From as early as I can remember, society has been arguing about the varying levels of hair politics. From discussing if perming is cultural appropriation to challenging the notion that women can’t rock a light caesar, hair has always stirred up controversy especially among communities of color. One of my favorites of all time, though, is the infamous good hair versus bad hair debate.
People have been categorizing hair as good or bad for hundreds of years, but the term “good hair” was coined in the times of colonization. During the mass genocide we now know as slavery, not only were billions of colored people enslaved against their will, millions of black women were raped for generations creating a caste of “mixed” slaves. These mulatto slaves were favored over darker slaves because of their lighter skin, “softer” (europeanized) features, and smoother hair. They were given preferential treatment by society as a whole, often being the only slaves allowed in the house, being recruited to assist the “master” in punishing darker slaves and in some cases even being allowed their freedom. Naturally, the darker slaves grew tired of the discrimination which created envy and anger toward their lighter-skinned counterparts, leading to deep-seeded internalized hatred of themselves and their “bad” African features such as dark skin, wide nose, round lips, wide hips, round butt, and especially kinky hair.
I remember being a child, listening to my family members talk about hair and being told that good hair or “pelo bueno”(in Dominican) was straight/wavy, long and silky smooth and that bad hair or “pelo malo” was short, dry and kinky, like mine. My mother justified relaxing my hair with countless stories about how it was too much to handle, how much prettier I was with straight hair and how, ultimately, my natural texture made me look too black, which was an undesirable trait in my culture.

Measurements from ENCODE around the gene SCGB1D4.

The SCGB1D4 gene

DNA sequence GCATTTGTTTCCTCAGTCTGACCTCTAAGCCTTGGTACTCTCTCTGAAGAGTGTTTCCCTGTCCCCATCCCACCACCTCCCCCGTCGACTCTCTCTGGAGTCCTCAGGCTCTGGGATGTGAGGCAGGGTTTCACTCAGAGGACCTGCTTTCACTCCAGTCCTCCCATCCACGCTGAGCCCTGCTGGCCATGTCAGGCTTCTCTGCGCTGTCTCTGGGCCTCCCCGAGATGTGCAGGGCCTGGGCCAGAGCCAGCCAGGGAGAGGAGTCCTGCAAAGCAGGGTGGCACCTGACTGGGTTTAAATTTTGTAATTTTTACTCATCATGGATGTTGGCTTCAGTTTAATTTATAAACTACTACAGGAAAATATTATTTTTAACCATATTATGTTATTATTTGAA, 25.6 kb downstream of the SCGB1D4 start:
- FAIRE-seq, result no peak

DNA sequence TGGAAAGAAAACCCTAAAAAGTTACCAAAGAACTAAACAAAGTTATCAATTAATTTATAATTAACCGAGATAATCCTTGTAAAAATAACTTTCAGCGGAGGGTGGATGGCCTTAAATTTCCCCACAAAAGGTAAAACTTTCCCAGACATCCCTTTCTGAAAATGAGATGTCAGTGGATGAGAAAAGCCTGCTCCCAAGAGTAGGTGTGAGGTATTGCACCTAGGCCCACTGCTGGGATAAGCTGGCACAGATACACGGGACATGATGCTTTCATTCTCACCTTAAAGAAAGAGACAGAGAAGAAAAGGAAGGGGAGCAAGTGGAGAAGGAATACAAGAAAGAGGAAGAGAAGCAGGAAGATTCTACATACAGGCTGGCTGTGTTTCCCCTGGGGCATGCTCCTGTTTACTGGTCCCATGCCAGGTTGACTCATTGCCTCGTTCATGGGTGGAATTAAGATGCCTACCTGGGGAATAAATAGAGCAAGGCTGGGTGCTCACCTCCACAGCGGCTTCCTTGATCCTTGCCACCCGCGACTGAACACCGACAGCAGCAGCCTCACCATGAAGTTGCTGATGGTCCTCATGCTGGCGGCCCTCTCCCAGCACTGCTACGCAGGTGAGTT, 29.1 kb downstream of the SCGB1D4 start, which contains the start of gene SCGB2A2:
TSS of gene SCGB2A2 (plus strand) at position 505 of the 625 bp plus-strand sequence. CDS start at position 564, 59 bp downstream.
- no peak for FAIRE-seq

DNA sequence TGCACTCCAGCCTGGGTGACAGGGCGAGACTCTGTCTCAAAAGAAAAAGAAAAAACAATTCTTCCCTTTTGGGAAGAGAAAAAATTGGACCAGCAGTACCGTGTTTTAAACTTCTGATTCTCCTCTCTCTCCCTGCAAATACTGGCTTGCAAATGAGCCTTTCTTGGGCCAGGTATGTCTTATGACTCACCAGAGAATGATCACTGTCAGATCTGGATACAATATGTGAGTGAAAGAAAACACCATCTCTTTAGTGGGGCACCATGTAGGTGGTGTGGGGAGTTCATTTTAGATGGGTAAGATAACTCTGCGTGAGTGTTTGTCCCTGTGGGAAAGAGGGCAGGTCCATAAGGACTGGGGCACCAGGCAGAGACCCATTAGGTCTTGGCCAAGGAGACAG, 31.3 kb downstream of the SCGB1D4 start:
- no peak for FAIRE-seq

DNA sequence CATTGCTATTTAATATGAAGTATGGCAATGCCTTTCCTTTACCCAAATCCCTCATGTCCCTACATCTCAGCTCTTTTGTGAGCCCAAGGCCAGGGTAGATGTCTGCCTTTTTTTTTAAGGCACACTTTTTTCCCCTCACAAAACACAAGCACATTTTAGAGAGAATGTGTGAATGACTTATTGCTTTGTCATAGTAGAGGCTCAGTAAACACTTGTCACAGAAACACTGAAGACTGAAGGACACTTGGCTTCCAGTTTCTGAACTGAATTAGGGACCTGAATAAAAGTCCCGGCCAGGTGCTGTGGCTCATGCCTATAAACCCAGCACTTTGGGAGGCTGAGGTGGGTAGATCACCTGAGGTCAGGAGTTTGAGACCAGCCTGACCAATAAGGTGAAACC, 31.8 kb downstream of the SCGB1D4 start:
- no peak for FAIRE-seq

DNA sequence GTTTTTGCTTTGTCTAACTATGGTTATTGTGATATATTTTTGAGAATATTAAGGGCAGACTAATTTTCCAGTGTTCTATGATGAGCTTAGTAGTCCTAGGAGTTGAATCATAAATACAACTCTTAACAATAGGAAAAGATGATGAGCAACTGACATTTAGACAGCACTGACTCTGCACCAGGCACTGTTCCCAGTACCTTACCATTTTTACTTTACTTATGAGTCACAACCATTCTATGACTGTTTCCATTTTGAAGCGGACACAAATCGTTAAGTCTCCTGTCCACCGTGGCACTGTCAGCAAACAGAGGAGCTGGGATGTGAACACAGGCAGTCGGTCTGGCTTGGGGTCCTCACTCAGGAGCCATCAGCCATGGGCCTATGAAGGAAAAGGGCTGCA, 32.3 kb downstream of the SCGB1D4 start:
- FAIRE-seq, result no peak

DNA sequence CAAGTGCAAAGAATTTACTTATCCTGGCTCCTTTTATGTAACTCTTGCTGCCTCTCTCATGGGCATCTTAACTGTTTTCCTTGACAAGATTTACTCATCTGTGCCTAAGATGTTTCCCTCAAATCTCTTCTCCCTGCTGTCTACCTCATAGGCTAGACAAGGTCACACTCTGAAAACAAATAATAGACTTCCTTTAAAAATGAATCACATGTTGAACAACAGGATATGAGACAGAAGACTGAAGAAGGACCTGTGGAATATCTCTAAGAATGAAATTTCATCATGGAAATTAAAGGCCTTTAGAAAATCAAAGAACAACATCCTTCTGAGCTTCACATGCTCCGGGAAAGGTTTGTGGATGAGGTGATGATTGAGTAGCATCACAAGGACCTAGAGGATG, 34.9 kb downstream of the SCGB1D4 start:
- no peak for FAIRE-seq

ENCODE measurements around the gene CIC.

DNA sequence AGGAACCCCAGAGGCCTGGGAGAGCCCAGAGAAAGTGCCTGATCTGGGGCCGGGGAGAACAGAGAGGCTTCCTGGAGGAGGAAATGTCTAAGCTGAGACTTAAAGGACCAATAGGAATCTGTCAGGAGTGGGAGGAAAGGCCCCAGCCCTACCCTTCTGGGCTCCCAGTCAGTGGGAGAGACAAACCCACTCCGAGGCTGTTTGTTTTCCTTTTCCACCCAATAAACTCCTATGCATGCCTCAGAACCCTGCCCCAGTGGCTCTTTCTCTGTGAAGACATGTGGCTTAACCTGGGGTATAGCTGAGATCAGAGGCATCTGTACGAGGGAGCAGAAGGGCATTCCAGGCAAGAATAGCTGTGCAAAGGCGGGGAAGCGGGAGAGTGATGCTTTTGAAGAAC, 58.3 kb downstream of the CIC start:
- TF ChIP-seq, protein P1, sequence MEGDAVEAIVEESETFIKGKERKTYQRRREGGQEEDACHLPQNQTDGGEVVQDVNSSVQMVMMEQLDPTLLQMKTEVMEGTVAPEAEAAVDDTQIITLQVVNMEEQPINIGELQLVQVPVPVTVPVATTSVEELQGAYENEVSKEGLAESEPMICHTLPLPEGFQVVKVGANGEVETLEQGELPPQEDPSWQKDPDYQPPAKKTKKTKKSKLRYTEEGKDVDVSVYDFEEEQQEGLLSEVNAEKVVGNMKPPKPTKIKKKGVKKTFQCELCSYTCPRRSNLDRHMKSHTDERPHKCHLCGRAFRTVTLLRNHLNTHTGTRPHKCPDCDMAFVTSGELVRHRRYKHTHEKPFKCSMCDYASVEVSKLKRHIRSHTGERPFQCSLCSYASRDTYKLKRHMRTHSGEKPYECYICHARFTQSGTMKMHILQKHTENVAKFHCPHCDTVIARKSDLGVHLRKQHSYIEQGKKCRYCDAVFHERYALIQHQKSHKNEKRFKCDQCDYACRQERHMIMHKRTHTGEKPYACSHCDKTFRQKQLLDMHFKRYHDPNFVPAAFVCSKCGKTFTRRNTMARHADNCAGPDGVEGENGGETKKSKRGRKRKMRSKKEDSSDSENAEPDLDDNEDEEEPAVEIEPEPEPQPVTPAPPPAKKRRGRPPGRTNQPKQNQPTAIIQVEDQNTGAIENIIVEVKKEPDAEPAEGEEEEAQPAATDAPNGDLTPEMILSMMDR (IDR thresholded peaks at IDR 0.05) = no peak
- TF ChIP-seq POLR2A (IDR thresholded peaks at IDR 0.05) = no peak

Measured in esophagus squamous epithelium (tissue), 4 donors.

It wasn’t until I turned 19 and started doing research on the many hazardous chemicals in relaxers that I decided to stop processing my hair with it. The racial and societal understandings of hair politics in my community didn’t quite hit me until my natural hair started growing in. Suddenly everyone in my family was reminded of who we really were, it was as if those few inches of natural curl growing out of my scalp was too much of a reality check and they wanted to isolate me so that they wouldn’t have to face themselves through my growth and self-acceptance. I remember hearing every excuse in the book regarding why I should go back to using relaxers, but no one ever took the time to acknowledge that I had chosen the path less walked in order to truly find myself.
At the same time, though, I also remember how good it felt to be real to myself, to have made the choice to not only stand up to my family, but to everyone who had ever thought nappy wasn’t happy. I felt like a woman, I felt like a BLACK woman. Where I once felt like a nobody who faded into the background, going natural rewarded me with my womanhood. I looked in the mirror and saw who I really was, for once in my life I felt genuine. Because for so long, perming my hair felt like a self-inflicted act of hatred, like I was paying a stylist to turn my hair into an open-ended apology letter to racism and internalized oppression, when in reality I was never sorry for being black, I was proud! I AM PROUD. In a society that has systemically denied me access to my African roots, I have found an open window by going natural. Releasing my attachment to the chemical process that made me look more convenient, likable and in essence WHITE, helped me release the preconceived notions society had set for me, the same notions that have trapped my people for centuries. More importantly, rocking my ‘fro is an act of resistance historically due to its popularity during the Civil Rights Era and the Black Panther movement. That’s why I feel so much judgement when I unapologetically walk down the street in my active ‘fight the power’ vibes, because people don’t like to be reminded of the darkness of our past and an afro stands tall and proud, no shame at all.
After I sitting with my journey, I’ve come to realize that there’s no such thing as good or bad hair. Wether you rock it curly, straight, in a bun, conrows or in braids, don’t allow yourself to be defined by it (unless that’s what you want). Hair is what you make of it. While I won’t (and can’t) neglect the real-life discrimination and hate against the natural community, I’m also not going to allow my self-esteem to be victimized by anyone else’s views about me or my hair. I may not be able to control the ignorance of others, but I can control my own and in doing so I’ve decided to affirm everday that
I am not my hair,
I am not this skin,
I am the soul that lives within.